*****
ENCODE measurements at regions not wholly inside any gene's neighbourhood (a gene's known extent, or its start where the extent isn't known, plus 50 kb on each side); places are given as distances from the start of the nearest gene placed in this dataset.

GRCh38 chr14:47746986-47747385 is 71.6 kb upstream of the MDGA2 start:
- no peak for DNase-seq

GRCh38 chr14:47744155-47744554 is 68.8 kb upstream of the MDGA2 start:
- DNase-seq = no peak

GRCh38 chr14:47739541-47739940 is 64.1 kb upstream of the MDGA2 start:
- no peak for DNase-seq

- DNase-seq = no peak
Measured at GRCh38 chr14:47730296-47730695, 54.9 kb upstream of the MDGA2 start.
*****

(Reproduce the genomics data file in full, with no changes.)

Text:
ENCODE measurements at regions not wholly inside any gene's neighbourhood (a gene's known extent, or its start where the extent isn't known, plus 50 kb on each side); places are given as distances from the start of the nearest gene placed in this dataset.

GRCh38 chr14:47746986-47747385 is 71.6 kb upstream of the MDGA2 start:
- no peak for DNase-seq

GRCh38 chr14:47744155-47744554 is 68.8 kb upstream of the MDGA2 start:
- DNase-seq = no peak

GRCh38 chr14:47739541-47739940 is 64.1 kb upstream of the MDGA2 start:
- no peak for DNase-seq

- DNase-seq = no peak
Measured at GRCh38 chr14:47730296-47730695, 54.9 kb upstream of the MDGA2 start.